Monday, December 11, 2023

Laser-powered rover will explore the dark craters on the Moon

A laser beam penetrating through darkness can power a robot that explores the most tantalizing places in our solar system – the constantly shaded craters around the poles of the Moon. These places are believed to be rich in water ice and other valuable materials. However, exploring the region is not at all easy, because the bottom of these craters has been in permanent shadow for billions of years – that is, the sunlight does not reach there.

The problem is that such a mission requires robots with enough solar energy to function for a long time. In addition, the equipment would have to withstand temperatures of up to -240 ° C.

Now, the European space agency ESA is funding a program that can solve the problem. The solution could be to use radioisotope thermoelectric generators based on nuclear energy, according to ESA robotics engineer Michel Van Winnendael.

A new study looked at the use of an energy system based on another technology – the laser. The Space Agency is funding the development of a laser system that provides power to the rover up to 15 km away while exploring one of these dark craters. The project is named PHILIP, ‘Powering rovers by High-Intensity Laser Induction on Planets.’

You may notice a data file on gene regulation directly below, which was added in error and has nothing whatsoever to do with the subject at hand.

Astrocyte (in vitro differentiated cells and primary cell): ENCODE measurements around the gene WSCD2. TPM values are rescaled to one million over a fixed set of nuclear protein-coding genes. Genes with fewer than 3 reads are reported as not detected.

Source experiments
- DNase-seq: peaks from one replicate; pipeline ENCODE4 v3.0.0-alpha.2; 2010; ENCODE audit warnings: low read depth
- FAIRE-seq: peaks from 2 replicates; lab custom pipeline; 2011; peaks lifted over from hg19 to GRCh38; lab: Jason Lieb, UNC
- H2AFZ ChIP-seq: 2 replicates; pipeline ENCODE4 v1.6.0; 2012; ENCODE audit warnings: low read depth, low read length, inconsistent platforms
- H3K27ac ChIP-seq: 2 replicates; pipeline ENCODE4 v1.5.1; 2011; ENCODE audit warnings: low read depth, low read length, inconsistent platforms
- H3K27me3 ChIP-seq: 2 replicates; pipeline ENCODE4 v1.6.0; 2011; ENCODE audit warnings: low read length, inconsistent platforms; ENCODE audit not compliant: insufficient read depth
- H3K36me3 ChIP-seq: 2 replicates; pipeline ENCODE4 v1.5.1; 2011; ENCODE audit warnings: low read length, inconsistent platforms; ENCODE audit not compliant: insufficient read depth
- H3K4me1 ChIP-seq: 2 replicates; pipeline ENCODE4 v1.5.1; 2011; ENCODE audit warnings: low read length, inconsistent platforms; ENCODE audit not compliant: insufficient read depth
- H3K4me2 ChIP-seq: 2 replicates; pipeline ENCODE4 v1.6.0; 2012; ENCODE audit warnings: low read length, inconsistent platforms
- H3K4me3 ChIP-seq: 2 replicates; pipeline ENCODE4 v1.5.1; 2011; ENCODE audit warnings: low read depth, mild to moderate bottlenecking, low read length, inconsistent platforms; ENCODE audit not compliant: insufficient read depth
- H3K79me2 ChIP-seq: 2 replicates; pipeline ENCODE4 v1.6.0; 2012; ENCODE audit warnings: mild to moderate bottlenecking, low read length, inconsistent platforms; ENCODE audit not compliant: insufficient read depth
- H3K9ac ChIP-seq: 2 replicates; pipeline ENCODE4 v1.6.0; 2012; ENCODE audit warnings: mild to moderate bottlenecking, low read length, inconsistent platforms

Laser powering Moon rover from lander
Laser powering Moon rover from lander.

First, a mission lander would be located in an almost always sunny region, between the craters at the South Pole called Gerlache and Shackleton. This lander would have a 500-watt infrared laser and would be powered by solar energy, and would be shipped with a 250 kg rover. This rover could then enter the shaded regions of the craters, converting the laser light into electrical power. For the conversion, the rover would use a modified version of a standard solar panel, with photodiodes on the sides of the panel, keeping it locked onto the laser down to centimeter-scale accuracy.

The study even identifies the proper routes to take the rover down, with a relatively gentle slope – just 10 degrees. This would prevent an accident and keep the rover in the lander’s direct line of sight. The laser beam can be used as a two-way communication link, meaning that one of the rover’s solar panels could have a retro-reflector that would send signal pulses in light reflected back to the lander.

ESA has previously performed field tests at night in Moon-like Tenerife to simulate rover operations in permanent shadow. With this project, the agency will be able to take a new step towards the search for natural resources on the Moon, thus guaranteeing the sustainable human presence there.